Wednesday, May 31, 2006


global transmission has arrived. check it out (((here)))

my last month in ecuador

It´s been awhile since I´ve written since I´ve been volunteering for the last 2.5 weeks at the Magic Roundabout ecolodge/hostel/farm (website is here) to save some dinero that I´ve been burning through at a rapid pace. It was a lot of work, but also a lot of fun. The place is beautiful. Ali and Meg own about 80 acres of land in the Ecuadorean cloud forest, with several waterfalls, trails, cabanas, rolling hills, etc. on the property. Just like the rest of Ecuador, you can expect rain almost every day at some point. Ecuador is really really green. While there I was a chef, a server, a dishwasher, a sign maker, a sign poster, a mule carrying things from the road to the hostel at the top of the hill, etc. Some days we had no guests, other days we were filled to capacity with about 20 guests. Those days were busy. The most rewarding things I did involved community work. Had a minka one day, which is where everyone from the community of Las Palmas comes together to help one household out with a chore that requires lots of hands. The day I helped out was making and sterilizing sawdust bags for producing oyster mushrooms. Not a difficult process, but too long and probably boring to explain here. Other community activity included cleaning out chicken shit from the chicken coop for 3 hours to make fertilizer. One of those things you do once in your life to say you did it, and hope to never do again. Also, at the Roundabout, we had a big old fiesta for a little boy's first communion, and his sister's baptism last Sunday. Ended up partying with 50 drunken Ecuadoreans till the break of dawn. Que bueno!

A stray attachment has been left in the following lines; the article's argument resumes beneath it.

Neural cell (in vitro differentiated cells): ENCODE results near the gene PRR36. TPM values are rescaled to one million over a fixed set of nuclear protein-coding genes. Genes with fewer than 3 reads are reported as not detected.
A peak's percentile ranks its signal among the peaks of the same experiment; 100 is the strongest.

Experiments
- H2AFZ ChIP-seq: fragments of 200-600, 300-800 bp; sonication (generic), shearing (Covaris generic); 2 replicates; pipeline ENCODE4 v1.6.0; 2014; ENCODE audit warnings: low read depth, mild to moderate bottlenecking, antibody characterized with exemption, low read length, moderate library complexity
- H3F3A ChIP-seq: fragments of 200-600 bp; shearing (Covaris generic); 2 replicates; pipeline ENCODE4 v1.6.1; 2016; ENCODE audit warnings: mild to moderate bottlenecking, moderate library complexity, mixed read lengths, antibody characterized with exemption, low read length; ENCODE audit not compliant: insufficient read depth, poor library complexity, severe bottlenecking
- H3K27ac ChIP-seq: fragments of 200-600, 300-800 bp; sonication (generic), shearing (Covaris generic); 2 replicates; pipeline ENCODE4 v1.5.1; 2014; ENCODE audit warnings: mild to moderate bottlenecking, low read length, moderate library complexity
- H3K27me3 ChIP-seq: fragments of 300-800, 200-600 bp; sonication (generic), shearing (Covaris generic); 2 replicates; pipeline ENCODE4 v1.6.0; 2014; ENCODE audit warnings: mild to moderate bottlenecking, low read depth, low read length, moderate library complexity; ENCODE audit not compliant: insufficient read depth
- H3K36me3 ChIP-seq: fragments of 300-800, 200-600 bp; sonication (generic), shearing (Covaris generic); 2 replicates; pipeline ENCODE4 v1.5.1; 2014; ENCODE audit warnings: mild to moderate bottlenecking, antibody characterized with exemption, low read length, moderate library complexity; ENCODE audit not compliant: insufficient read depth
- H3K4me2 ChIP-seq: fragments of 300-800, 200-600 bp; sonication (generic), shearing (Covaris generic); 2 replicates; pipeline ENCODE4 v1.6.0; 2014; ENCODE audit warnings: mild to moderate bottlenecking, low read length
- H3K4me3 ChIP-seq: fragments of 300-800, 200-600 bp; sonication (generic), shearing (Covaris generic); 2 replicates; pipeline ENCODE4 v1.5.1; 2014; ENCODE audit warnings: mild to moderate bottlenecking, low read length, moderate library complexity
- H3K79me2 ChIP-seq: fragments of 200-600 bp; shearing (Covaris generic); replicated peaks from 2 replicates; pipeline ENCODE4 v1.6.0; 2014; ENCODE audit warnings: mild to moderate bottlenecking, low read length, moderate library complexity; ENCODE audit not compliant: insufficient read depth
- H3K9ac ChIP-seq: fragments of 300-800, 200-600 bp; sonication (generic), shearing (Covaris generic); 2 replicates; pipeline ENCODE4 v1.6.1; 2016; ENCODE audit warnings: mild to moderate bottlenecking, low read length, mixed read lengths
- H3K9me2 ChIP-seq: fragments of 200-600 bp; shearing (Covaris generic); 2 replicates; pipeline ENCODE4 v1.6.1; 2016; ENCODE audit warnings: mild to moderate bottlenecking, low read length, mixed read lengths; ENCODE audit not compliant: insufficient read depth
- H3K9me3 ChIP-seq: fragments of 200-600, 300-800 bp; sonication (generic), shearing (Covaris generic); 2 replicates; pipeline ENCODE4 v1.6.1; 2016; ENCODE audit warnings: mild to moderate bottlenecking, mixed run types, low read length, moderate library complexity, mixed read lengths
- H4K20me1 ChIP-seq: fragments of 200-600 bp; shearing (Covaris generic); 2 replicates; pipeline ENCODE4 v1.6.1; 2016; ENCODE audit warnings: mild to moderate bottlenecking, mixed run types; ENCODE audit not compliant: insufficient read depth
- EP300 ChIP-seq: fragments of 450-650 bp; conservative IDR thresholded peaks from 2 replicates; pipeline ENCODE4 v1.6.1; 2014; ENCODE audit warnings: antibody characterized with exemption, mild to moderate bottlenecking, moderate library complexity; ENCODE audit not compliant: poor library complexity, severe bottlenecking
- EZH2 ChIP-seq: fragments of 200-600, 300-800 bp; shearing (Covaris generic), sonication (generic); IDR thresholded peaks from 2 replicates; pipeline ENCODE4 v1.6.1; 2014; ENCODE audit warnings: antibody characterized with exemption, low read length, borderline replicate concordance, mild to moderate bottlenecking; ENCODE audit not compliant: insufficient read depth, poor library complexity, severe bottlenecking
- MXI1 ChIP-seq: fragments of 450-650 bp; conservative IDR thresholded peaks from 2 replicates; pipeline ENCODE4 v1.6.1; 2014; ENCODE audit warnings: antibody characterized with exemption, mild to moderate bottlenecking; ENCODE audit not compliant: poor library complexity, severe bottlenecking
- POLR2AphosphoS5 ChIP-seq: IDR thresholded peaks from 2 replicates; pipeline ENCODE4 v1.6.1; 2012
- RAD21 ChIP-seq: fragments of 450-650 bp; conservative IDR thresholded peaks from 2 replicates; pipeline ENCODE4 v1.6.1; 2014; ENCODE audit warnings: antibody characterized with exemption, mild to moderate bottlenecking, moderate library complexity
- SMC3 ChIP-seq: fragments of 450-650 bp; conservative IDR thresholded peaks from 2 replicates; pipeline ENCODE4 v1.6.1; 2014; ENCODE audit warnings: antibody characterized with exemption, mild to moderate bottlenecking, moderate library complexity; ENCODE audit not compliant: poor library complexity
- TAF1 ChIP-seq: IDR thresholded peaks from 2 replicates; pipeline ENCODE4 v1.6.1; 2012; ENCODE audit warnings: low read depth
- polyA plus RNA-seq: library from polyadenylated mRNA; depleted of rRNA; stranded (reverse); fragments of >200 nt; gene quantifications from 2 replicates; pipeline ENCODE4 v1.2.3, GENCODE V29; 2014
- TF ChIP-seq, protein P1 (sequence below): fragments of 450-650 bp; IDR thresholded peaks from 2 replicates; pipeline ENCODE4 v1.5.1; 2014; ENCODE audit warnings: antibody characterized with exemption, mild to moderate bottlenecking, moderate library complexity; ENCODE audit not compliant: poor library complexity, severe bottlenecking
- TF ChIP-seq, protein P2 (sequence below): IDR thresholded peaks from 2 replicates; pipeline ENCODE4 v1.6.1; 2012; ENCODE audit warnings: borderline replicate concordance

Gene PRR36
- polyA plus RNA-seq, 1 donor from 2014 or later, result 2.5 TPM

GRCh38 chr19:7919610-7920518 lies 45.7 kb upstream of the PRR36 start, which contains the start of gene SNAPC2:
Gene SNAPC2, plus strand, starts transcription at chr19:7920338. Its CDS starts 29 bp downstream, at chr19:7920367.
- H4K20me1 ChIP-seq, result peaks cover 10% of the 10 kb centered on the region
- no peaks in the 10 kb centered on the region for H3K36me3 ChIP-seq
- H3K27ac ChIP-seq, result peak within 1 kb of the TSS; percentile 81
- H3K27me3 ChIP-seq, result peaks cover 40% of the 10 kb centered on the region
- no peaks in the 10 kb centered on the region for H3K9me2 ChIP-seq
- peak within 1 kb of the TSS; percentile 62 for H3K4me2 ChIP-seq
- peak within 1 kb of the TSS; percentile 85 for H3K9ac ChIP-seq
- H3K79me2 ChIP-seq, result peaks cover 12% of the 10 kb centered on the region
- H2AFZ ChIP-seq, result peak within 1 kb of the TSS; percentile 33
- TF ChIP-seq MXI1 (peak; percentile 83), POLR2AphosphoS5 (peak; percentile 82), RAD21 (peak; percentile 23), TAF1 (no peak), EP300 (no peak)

Anyway, here are photos from the last month in Banos, Quito, the equator, and the Magic Roundabout in Ecuador:

church in Banos

hilltop view of Banos

did a hike up to the top of Pichincha Volcano at 4800 meters, just outside of Quito. Took this Mitsubishi Montero up to a point, then hiked the rest.

this was another group whose Land Cruiser got stuck part of the way up the hill.

mountain flora

a cross near the top

cloud people

view from the top with lots of clouds and me looking at clouds

views from the Secret Garden Hostel in Quito. great place by the way.

photos of stained glass windows and mass in the Basilica in Quito

views from the top of the Basilica

did you know that this cathedral actually has a bar in the tower? here´s proof.

this monument is where French scientists located the equator in the early 20th century. They were off by about 300 yards. The yellow string in the second shot is the real equator with the incorrect French one in the distance. Way to go Pierre.

photo of my left ass cheek in the southern hemisphere and my right one in the northern

views of the cloudforest from Magic Roundabout and some local fauna

Thursday, May 11, 2006


ok, so it's about time i give something back.
gonna go volunteer at an ecolodge/wwwoof farm, the magic roundabout, in exchange for free room and board.
i'll be out of touch for the next 2 or 3 weeks, since the cloud forest i'm going to doesn't have email. i could be text messaged by cell phone, but i don't have a cell phone, so i guess i can't be text messaged. so forget it.